Why American intelligence failed in Afghanistan and elsewhere
What appears to have been a catastrophic intelligence failure in Afghanistan is a sobering reminder that American diplomatic presence in challenging places isn’t working well enough. Our diplomatic and intelligence teams appear to have misunderstood the ephemeral nature of the Ghani government and the speed of which the Taliban could take over.
How did a 4,000-strong embassy misjudge something as fundamental as the stability of the host government? The likely reason is that U.S. embassies and consulates in challenging locations today function as gated communities, sealed off by an overbearing security apparatus that prevents them from doing diplomacy or intelligence effectively.
Few other countries are as restrictive with their diplomats.
Our risk-averse positioning makes it possible and even probable that our people are out of touch with the country in which they are working. My critique is not directed at the impressive and committed people who serve in our foreign and intelligence services; rather, the failure is a function of the rules and structures that prevent our diplomats from doing diplomacy and our spies from spying.
I served with the United Nations in Pakistan for most of the last decade — much of my time was spent near Pakistan’s volatile border with Afghanistan. I did the sort of stuff that our diplomats used to do in these contexts: visiting partners, checking project sites, mentoring government officials, and cajoling local politicians. I would not have been able to do my job if I was confined to a secured residential compound the way that our diplomats mostly are.
Doing good diplomacy, collecting intelligence, and exerting influence is not possible if your teams are cut off from the outside world.
Our consulate in Peshawar, once hectic and busy in the days in which we armed radical insurgents to fight the soviets in Afghanistan, is now a dreary outstation surrounded by blast-walls. We still maintain a modicum of diplomats and spies there, but they have little reference with the internecine politics of the northwest frontier. Security rules mean they scarcely leave the fortified compound. Some of these rules are imposed by Pakistan, but most are by our own government. Not able to meet people outside, diplomats try to lure thirsty Pashtuns into the compound with offers of bourbon and beer at the famed consulate bar named after Charlie Wilson (the bacchanal Texan credited with arming the Mujahideen). Charlie would be disappointed to visit his eponymous bar today, mostly empty since few Peshawarites want to deal with the ignobility of being interrogated by the Pakistani intelligence checkpoints encircling the dusty compound.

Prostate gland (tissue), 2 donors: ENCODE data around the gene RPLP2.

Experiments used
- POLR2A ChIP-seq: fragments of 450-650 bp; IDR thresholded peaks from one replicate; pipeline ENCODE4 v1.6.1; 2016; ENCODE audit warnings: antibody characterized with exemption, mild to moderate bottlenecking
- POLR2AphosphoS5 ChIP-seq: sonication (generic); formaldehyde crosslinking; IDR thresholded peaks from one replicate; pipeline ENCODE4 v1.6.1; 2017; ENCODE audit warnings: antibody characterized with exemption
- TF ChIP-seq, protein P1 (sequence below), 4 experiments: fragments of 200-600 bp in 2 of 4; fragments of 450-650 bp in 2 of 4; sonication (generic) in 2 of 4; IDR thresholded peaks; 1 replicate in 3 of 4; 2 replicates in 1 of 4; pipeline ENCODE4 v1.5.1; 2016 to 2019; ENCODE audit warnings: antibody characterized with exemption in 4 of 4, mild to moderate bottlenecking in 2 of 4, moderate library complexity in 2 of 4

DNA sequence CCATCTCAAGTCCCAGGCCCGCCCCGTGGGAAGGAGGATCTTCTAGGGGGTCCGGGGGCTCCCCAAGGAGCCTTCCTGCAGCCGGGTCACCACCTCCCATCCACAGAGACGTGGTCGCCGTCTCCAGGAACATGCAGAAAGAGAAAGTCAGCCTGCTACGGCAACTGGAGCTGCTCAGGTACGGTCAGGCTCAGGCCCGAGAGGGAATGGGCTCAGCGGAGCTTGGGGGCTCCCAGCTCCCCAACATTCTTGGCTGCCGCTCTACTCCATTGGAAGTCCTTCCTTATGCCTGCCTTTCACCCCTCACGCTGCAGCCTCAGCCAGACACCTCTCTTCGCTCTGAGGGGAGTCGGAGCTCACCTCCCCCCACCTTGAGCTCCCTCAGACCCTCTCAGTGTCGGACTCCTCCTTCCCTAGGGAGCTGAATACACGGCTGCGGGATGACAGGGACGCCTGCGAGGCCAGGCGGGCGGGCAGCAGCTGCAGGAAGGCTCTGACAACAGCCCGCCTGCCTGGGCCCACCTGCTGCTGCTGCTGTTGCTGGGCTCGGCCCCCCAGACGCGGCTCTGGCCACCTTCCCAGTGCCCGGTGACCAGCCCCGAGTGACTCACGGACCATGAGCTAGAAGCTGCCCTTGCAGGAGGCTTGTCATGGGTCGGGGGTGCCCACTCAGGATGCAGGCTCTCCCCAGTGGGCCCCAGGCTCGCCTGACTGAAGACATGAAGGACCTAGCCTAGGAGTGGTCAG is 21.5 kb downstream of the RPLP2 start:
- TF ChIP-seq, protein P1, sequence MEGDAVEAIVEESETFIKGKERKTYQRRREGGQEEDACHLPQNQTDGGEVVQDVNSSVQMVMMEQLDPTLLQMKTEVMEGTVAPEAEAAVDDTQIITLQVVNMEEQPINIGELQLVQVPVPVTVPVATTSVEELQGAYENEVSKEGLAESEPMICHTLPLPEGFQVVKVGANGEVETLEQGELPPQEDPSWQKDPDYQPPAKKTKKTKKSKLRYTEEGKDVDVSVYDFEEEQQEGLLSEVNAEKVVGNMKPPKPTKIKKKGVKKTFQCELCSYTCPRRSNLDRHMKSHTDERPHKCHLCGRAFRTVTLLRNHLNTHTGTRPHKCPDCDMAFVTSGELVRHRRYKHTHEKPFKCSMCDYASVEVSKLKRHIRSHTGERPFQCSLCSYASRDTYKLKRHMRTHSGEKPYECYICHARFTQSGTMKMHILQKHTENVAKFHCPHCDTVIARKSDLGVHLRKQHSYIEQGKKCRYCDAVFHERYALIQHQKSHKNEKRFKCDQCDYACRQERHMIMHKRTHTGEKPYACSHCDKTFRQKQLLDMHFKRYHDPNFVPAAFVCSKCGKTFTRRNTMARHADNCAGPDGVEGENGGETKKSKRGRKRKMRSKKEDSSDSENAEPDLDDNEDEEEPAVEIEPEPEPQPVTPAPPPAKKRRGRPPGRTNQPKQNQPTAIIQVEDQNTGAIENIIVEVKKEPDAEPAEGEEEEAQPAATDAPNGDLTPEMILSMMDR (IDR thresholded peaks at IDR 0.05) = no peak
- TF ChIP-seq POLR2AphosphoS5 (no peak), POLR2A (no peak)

The isolation of our diplomats is further exacerbated by the practice of rotating diplomats out of stations before they can gain any understanding of the context. Many are in the country for less than a year, a period far too short to develop good relationships or even a decent understanding of the situation. Since most diplomats are freshly arrived, they are vulnerable to manipulation by various mercurial local ‘experts’ and gatekeepers who make a profession of brokering information and access.
As one of the few Americans working in the real world outside the consulate, I was regularly asked to brief U.S. Government counterparts in Islamabad on what was going on ‘out there.’ The allure of first-hand information meant that these meetings were often so oversubscribed that it was difficult to get a seat in one of the embassy’s large meeting halls. There are thousands of Americans working at our embassy in Islamabad, but many with whom I met confessed to little contact with the world outside the compound. Discouraged from venturing outside the compound, many throw themselves into other vital national priorities, such as organizing a cat society, hosting themed dinners, and perfecting their tennis backhand.
If we are to avoid future Kabulesque failures, we need to free our otherwise capable foreign service officers to do their jobs. This means accepting that people serving abroad will face a reasonable amount of risk — and giving them impetus to do their work out in the real world where it matters.
American taxpayers should demand that the Biden administration make American embassies great again, by abolishing the security apparatus that prevents diplomats from being diplomats and spies from spying.
Skye Christensen is a governance expert with 15 years experience in international development. Over the last eight years, he worked as the United Nations chief technical advisor in Pakistan’s tribal areas. He led a team of 250 professionals implementing reforms and stabilization efforts, working closely with the national and regional governments in Pakistan on transitional security and governance arrangements, financing, and socio-economic development planning. He previously worked for the International Foundation for Electoral Systems, UN Women, and the Organisation for Security and Cooperation in Europe, with experience across 20+ countries. Follow him on Twitter @SkyeChr
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